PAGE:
824.51/174: Telegram

The Secretary of State to the Minister in Bolivia (Cottrell)


7. Your telegram No. 18, April 3, noon.

. . . . . . . . . . . . . .

The Department understands that the loan contract was signed after it had been telegraphed to La Paz and had been definitely approved by the Bolivian Government with a full knowledge of its contents. The bankers have stated that the loan was not made until after a long and careful consideration of all points regarding its legality had been made, and that absolutely no doubt exists on either their part or that of their attorneys that there is any illegality. Setting aside the question of the legality of the loan, the Department would direct attention to the fact that the Bolivian Government, after having [Page 444] accepted and used the proceeds of the loan, would seem to be estopped from asserting now that the loan was illegal. The bankers appear to have conformed strictly to their obligations under the contract, and for the Government of Bolivia to fail to sign the definitive bonds after having issued temporary ones would be not only regrettable departure from its agreement, but ruinous as well to Bolivia’s general credit, as this course would jeopard the investments made by seven or eight thousand people in the United States who are relying on the Bolivian Government’s good faith, and would create a situation in which it would be impossible for the bankers to sell further issues for the Potosi-Sucre Railway and other purposes as provided in the trust contract, should Bolivia later fulfil the precedent conditions therein stipulated.
You are instructed to seek an interview immediately with the President and communicate to him the views of this Government as set forth in the foregoing statements, and impress upon him the very grave concern which this Government feels as a result of his refusal to sign the definitive bonds. You will say that this Government, speaking as a sincere well-wisher of Bolivia, recommends most earnestly and strongly that he carry out immediately the terms of the contract, and that the collapse of Bolivia’s credit would appear to be the only alternative. Impress upon him the fact that should the bankers not be in a position to deliver the definitive bonds prior to May 1, the next date of interest due, those bonds would depreciate greatly and serious losses would follow to a very numerous body of American investors who purchased them confiding in the good faith and integrity of the Bolivian Government. In addition there is reason to fear that should the value of Bolivian securities fall, it might even be impossible for a considerable length of time for Bolivia to contract other foreign loans, at least on any favorable terms.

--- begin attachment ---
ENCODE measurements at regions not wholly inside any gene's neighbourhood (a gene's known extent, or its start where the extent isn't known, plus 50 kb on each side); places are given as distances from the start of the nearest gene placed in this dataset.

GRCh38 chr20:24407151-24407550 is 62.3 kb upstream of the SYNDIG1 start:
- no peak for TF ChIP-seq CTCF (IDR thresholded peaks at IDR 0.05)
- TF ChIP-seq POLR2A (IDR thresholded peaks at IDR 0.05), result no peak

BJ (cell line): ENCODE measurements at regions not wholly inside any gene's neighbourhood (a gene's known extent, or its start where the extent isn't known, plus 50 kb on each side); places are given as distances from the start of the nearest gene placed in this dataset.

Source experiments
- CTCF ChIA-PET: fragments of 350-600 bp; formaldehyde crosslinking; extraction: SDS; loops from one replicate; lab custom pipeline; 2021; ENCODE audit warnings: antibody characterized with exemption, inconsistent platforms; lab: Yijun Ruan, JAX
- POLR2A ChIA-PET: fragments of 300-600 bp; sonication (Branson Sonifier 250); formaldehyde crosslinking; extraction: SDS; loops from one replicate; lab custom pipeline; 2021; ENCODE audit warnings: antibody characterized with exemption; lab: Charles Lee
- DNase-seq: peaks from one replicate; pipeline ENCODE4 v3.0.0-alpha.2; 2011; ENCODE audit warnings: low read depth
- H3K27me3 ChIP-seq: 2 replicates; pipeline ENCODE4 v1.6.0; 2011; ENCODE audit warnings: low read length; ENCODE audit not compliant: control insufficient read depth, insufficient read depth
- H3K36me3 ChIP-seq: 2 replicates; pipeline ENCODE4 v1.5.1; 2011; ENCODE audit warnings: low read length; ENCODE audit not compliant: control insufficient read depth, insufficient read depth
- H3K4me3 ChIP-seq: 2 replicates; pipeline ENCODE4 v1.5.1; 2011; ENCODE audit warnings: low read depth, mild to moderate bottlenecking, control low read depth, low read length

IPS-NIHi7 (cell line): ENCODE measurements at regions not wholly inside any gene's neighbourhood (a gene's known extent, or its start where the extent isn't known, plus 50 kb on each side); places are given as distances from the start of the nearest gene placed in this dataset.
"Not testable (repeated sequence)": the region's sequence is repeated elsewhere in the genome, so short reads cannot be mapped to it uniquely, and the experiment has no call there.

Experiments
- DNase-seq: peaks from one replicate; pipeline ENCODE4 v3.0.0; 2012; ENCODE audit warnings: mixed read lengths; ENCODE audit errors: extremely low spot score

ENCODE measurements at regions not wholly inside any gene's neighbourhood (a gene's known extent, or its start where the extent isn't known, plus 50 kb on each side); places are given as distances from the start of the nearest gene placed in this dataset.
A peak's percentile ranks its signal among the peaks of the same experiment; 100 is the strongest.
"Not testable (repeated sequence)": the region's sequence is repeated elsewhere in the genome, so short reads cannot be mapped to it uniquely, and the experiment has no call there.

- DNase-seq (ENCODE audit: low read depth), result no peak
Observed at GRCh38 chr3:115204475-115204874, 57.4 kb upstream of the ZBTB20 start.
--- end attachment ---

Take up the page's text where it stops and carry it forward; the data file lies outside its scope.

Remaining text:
The Department feels that the objections raised by the Bolivian Government are for political purposes, and that the real difficulty lies in certain local elements having been led to believe that the construction of the Potosi-Sucre Railway was provided for definitely and unconditionally in the loan contract, as is not the case.